For the last month, the Romney campaign has been running with a new strategy: blatant appeals to racial resentment. The welfare ads, which falsely accuse President Obama of “gutting” welfare reform, were the first sign of this shift. It continued in subtler form with attacks on Obamacare — accusing Obama of taking from Medicare recipients and giving the revenues to his supporters — and became explicit again with last Friday’s “joke” about the president’s birth certificate.
At this point, in fact, Romney has stopped trying to hide the extent to which he wants to “otherize” Obama as a president for nonwhites. In an interview with USA Today this weekend, he defended the welfare ads by accusing Obama of offering waivers as a political calculation designed to “shore up his base.”
At best, Romney means Obama’s “base” is made up of welfare recipients. And the latest report from Pew Research provides insight into why the Romney campaign has adopted the Lee Atwater playbook for winning elections. Just five years ago, party identification among white voters was near parity — 46 percent identified as Republican, 44 percent as Democrat. Now, Republicans have a twelve point advantage among white voters, 52 percent to 40 percent. Overall, the GOP has become incredibly homogenous — 87 precent of self-identified Republicans are white, compared to just 61 percent of self-identified Democrats.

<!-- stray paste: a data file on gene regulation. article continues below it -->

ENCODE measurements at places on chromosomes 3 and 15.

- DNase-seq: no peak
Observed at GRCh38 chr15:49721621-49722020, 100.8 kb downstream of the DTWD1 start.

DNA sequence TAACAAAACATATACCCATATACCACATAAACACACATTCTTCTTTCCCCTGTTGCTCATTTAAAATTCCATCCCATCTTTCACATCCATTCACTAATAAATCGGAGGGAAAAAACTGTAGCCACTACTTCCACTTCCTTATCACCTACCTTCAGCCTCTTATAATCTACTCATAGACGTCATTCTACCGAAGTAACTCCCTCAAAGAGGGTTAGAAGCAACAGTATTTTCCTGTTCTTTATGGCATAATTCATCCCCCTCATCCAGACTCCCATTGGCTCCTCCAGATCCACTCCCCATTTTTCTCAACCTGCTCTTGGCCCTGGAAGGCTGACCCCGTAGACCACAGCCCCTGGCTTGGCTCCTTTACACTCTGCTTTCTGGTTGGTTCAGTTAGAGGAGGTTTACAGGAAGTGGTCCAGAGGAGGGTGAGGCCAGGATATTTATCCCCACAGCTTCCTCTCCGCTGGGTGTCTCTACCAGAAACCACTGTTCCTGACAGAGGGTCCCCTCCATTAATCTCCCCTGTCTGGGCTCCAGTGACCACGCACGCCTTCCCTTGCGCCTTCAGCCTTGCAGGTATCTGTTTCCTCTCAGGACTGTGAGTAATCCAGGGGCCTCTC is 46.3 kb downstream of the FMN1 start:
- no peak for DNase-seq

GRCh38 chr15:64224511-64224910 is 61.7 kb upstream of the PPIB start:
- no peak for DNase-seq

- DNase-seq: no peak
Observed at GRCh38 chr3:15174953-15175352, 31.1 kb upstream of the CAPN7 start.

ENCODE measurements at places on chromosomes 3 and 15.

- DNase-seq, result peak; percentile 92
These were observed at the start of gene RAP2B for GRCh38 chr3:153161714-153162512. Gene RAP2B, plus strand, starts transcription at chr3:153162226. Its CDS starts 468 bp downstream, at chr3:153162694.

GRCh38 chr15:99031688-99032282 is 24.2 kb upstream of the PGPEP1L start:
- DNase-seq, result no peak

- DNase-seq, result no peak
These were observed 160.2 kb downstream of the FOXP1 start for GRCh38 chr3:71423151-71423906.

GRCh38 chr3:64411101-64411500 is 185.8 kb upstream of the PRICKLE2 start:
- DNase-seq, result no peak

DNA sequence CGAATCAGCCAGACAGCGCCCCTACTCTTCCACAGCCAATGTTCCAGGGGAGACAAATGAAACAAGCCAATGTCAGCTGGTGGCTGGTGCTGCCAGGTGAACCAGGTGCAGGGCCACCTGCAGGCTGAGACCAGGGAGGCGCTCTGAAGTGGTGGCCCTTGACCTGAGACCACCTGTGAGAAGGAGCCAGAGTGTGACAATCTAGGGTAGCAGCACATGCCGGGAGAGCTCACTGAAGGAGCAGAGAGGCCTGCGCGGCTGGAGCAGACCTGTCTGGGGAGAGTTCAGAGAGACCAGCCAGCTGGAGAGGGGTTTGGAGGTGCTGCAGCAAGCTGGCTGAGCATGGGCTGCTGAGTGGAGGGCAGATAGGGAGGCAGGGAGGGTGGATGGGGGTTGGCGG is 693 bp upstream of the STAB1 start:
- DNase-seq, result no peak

With blacks, Latinos and other nonwhites so adamantly opposed to the GOP, Romney’s only hope for winning the election is massive turnout from white voters. Indeed, according to Ron Brownstein, Romney needs to capture 61 percent of white voters to win, assuming they turn out at 2008 levels. Moreover, it seems clear Obama retains the support of a critical number of white voters. His approval rating reached 50 percent in the latest Post/ABC poll, and as Greg notes, he leads Romney in understanding the economic concerns of ordinary Americans.
The attacks on welfare and Medicare are crude, but they are one of the few things that could lead white voters — and downscale whites in particular — to doubt Obama’s concern for people like them. Which is why, despite widespread criticism and condemnation, Romney will press forward with these attacks.